The SAT: An Outdated Institution with Major Issues



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Sam Hokkanen, Contributor

The Scholastic Aptitude Test (SAT) dates back almost one hundred years, a terrifying fact that often gets shoved under the rug. Evolving from an Army IQ test, the SAT has seen little changes over its long history. This country has seen massive advances in technology and many other facets of our culture, so advancing the college entrance exam seems like a good idea. Although many think it’s not an adequate measure of a student’s knowledge and understanding of a topic, few people go out of their way to oppose the SAT. 

Joseph Soares, a sociology professor at Wake Forest University, worked with an investigative reporter from NC Policy Watch back in 2012, to critique the use of standardized tests in the college admission process. Soares primarily argued that independent experts, as well as the testing organizations themselves, agree that test scores have never been a greater indicator of college grades than high school grades. He also highlights that it is a misconception that the statistical advantage of high school grades over standardized tests is reduced or eliminated due to grade inflation or quality differences between high schools.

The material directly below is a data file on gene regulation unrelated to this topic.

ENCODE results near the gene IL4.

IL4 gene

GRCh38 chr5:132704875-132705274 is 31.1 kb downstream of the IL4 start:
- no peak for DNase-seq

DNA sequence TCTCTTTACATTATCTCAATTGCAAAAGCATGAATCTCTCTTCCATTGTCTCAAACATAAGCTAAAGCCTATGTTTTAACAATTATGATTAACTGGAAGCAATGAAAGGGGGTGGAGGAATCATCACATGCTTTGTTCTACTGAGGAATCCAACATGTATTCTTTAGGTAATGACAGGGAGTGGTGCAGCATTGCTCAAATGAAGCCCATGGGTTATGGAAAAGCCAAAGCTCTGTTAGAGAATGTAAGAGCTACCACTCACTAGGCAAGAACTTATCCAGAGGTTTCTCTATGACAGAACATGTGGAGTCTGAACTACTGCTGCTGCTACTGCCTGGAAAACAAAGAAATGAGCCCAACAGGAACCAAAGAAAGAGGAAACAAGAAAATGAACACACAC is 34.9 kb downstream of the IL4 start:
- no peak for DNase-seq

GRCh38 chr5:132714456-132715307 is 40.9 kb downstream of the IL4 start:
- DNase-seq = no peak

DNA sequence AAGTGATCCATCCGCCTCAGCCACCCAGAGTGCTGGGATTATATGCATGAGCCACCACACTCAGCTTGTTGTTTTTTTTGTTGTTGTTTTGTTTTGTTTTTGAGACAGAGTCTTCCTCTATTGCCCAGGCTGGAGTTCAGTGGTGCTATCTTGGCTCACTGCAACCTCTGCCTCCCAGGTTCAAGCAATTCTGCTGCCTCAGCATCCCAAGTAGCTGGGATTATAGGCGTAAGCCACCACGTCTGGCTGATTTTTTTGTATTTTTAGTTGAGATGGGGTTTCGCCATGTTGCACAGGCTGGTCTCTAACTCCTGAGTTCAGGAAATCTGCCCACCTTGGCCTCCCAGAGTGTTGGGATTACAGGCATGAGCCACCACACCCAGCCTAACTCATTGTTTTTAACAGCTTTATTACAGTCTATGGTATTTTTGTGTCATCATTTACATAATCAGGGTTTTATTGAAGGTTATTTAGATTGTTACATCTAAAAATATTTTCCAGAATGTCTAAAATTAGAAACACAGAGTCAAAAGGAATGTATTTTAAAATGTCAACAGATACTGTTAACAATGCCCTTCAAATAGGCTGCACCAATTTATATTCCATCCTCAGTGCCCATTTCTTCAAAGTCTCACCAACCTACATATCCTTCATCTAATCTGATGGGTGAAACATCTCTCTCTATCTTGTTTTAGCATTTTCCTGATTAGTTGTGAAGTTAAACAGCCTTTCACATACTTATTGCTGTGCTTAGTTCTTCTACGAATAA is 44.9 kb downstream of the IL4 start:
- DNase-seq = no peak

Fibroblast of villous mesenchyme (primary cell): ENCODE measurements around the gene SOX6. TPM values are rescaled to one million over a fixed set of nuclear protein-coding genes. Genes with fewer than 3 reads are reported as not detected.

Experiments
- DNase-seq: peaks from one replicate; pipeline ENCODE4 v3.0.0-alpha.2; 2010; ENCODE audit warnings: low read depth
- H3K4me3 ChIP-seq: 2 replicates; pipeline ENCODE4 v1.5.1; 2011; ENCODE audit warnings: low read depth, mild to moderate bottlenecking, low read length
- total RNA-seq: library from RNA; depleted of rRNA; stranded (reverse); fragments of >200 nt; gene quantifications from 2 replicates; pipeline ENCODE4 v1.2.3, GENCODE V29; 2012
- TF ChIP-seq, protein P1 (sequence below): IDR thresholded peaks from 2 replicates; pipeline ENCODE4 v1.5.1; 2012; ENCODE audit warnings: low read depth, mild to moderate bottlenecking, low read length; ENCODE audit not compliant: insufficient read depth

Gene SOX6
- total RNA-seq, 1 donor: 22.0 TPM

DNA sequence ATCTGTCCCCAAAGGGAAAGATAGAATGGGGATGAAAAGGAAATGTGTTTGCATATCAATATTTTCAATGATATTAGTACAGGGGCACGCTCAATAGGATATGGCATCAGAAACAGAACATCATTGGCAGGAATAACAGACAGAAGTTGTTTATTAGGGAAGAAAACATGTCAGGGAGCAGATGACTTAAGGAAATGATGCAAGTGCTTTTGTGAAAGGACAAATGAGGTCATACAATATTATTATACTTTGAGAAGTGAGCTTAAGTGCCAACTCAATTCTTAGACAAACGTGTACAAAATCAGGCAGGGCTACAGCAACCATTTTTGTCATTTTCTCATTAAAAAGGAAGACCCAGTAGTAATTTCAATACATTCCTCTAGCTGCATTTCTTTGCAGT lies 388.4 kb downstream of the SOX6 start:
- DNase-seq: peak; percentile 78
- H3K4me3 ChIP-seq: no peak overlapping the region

Soares’ main goal was to spread his ideas largely to other educational institutions and people who hold power in the industry. According to their research, from 2009 to 2015, there was a 16% increase in test-optional colleges rising from 750 to 870. This number made up 40% of all four-year degree-granting colleges in the country. The dramatic increase demonstrates how colleges are starting to find better ways to measure students’ knowledge and learning. Many of America’s top universities are among this 40%, and the other 60% of colleges are ignorant and dismiss other possibilities for assessing students. The good news about the development of the SAT is that for the fall of 2023, the number is now 80% of four-year colleges in the United States that will not require either the SAT or the ACT. This is a very important step in moving on to a more modern form of educational measurement. Since many schools are test-optional, practice SATs and ACTs should no longer be enforced among high schools and students should no longer be pressured into taking the tests. 

Another important issue is that the socioeconomic difference between the millions of students across the country accounts for discrepancies in scores because of the resources available. Disadvantaged students cannot afford expensive studying benefits that more privileged students have access to. Not only is there a difference in resources for studying, but the test discriminates against lower-income students. There used to be a few questions that included sports like Crew and Marathon running, which are often done exclusively by higher-income students. These specific questions have since been removed. 

High school students around the country widely agree that these tests are outdated and should be changed, if not abolished entirely. Will educational institutions listen?